by Matt McGowen
If you’ve attempted to buy a bike this year, I am sorry. Perhaps you were fast enough to break down the door of a bike shop or aggressive enough in someone’s DM’s to nab something off F***book Marketplace. As a ruthless, capitalistic pirate in the business of flipping bikes, I can try to explain why they are now so hard to come by - and why it should excite you, even if you’re enraged by the shortages.
The bike boom is not a purely local phenomenon. World-wide bike sales have spiked massively, partly due to the need for sanity-maintaining, socially distant activities that don’t involve drugs or alcohol. Indeed, this is a narrow category. Many people have recently discovered that their bikes are actually not garage decorations, and that means more newcomers to streets, parks and trails.
Locally, the bike boom is coinciding with the buildout of the Empire State Trail network and Capital Region trail projects such as the recently completed South End Bikeway Connector in downtown Albany. Maybe I’m just selfishly trying to sell more people bikes, but I see the massive increase in trail use as evidence of a broad constituency that supports more bike lanes, walking paths, and generally a transportation network built for people to enjoy the outdoors. If you dare doubt my utmost authority on this topic - consider my literal weeks of experience pulling up to driveways throughout the greater Albany area in a school bus to fix bikes and chat about where good riding can be found. I haven’t yet heard a bad review of the Rail Trail.
The city has notably NOT used this opportunity to make any particularly meaningful walking/running/biking infrastructure enhancements to the general transportation network dominated by cars. Yet drivers failed to riot in the streets when Lark St. was suddenly closed for the Black Lives Matter paint installation - they just took a slightly altered route through the park. As the city’s master bike/pedestrian plan rumbles along at a sloth’s pace, I would bet that a weekend and a few thousand parking cones could outline walkable and bikeable streets throughout the city.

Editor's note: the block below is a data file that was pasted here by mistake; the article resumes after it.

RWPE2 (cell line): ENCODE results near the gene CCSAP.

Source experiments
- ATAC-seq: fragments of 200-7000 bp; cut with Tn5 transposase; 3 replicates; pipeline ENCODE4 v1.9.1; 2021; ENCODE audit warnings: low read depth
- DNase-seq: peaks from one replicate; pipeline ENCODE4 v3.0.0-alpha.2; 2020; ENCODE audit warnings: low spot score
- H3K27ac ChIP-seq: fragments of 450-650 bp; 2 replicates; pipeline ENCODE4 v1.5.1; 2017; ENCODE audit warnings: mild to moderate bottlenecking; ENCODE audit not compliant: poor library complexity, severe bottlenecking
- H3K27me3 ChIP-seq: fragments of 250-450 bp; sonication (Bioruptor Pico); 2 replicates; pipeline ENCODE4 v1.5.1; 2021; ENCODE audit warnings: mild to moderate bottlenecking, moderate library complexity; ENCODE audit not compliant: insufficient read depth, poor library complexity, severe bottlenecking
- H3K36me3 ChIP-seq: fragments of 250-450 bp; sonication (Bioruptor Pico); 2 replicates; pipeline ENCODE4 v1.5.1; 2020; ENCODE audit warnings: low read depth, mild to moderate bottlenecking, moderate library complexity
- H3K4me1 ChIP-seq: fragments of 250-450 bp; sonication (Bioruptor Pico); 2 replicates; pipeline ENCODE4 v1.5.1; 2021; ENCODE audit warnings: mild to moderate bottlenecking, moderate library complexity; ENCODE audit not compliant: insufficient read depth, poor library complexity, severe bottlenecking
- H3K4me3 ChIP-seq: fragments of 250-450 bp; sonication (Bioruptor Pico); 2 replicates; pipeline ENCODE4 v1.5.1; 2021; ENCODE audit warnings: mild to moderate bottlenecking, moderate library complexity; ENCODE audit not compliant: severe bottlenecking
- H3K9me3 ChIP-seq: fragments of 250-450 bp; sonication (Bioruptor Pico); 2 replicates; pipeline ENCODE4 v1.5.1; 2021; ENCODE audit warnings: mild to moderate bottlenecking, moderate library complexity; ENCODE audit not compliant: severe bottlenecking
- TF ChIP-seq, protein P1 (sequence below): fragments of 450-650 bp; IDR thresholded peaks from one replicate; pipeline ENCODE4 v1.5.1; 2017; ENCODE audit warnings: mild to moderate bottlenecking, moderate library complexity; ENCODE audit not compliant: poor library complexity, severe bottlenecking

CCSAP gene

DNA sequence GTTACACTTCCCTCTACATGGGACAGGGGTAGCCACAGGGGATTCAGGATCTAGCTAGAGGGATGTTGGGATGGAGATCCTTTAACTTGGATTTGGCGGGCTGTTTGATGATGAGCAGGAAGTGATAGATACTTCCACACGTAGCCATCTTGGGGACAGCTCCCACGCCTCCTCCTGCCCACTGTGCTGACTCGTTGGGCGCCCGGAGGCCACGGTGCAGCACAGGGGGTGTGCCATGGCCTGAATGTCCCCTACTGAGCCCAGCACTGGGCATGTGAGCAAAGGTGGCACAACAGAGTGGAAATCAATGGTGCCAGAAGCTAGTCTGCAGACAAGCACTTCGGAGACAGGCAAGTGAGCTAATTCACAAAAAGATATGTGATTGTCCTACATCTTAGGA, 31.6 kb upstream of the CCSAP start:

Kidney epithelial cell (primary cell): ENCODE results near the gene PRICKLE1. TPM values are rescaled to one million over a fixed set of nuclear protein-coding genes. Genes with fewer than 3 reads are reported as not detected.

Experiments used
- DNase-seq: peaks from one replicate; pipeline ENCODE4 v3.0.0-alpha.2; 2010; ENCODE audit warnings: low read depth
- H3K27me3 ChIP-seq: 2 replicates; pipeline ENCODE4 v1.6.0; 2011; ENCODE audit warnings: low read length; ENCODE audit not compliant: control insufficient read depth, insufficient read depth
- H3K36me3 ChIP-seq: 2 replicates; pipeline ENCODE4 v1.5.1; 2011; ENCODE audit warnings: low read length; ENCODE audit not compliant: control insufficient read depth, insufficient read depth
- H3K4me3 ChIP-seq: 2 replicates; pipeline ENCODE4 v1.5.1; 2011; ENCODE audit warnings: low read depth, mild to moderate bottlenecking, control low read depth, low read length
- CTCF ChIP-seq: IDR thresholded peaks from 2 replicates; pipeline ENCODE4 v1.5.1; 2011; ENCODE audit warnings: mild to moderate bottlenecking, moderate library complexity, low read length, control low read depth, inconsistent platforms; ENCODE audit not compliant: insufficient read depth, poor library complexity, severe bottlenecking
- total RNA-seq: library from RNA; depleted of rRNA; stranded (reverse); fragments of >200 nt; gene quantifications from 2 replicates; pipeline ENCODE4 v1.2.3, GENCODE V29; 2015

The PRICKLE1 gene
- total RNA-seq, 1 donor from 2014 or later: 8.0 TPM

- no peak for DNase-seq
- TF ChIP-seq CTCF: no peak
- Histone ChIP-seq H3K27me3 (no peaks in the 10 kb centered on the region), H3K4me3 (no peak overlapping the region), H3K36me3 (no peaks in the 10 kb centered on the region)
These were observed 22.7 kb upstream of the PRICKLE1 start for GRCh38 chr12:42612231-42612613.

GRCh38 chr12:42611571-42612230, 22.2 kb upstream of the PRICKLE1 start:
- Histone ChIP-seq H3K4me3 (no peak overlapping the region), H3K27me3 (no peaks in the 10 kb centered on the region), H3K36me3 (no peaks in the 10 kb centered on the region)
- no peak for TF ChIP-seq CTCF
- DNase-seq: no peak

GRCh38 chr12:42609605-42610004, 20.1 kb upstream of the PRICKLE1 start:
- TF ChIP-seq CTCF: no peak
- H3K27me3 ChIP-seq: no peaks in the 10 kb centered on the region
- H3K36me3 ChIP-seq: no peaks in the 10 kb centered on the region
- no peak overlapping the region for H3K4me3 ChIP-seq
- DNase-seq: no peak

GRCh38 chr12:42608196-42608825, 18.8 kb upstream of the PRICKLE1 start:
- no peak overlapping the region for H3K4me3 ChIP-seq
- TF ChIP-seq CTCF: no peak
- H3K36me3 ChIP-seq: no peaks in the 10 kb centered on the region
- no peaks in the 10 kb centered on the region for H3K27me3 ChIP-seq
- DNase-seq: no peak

The next time someone weaves precariously towards you on their bike -- their entire family, baby stroller, and dog in tow -- perhaps try seeing them as an ally rather than a nuisance. Inexperienced bike riders are not interlopers taking up space where cars or veteran trail users belong. They have the same right to enjoy trails and roadways as anyone else, and in fact are fueling new demand that leads to more being built.
As an aside to new riders, I encourage you to find what’s comfortable, but if your knees are almost hitting your eyes you can raise your seat a little.
Matt biking with Stephanie Campbell and Michael Magisano
I am not a bike industry veteran and I’ve only lived in the Capital Region for a bit under two years. As the owner of Albany’s newest, coolest, and only bike shop with a school bus, I feel great change afoot. The point of this article, if any, is to say that you -- yes YOU reading this -- are a member of an enormous and diverse club of trail advocates. Your time spent walking, running, and riding is a vote for what life in the Capital Region can look like. You are not alone in thinking there should be more trail amenities in your own back yard. If you don’t fully believe that the same desire exists among many, many thousands of others throughout the region, or that most people will never opt for alternatives to their car any time soon, I encourage you to try and find a bike for sale. They’ve been selling quite fast...or so I am told.
Matt McGowan Archive
Matt was a top runner in high school and at Cornell University where he was a sports columnist for the Cornell Chronicle. While residing in the Albany area he became seduced by riding trails instead of running them and has opened up a bicycle repair shop that operates out of a magic school bus that will keep your bike in tiptop shape. If you have any questions or concerns, feel free to contact him at the Freewheel Mobile Bike Shop.
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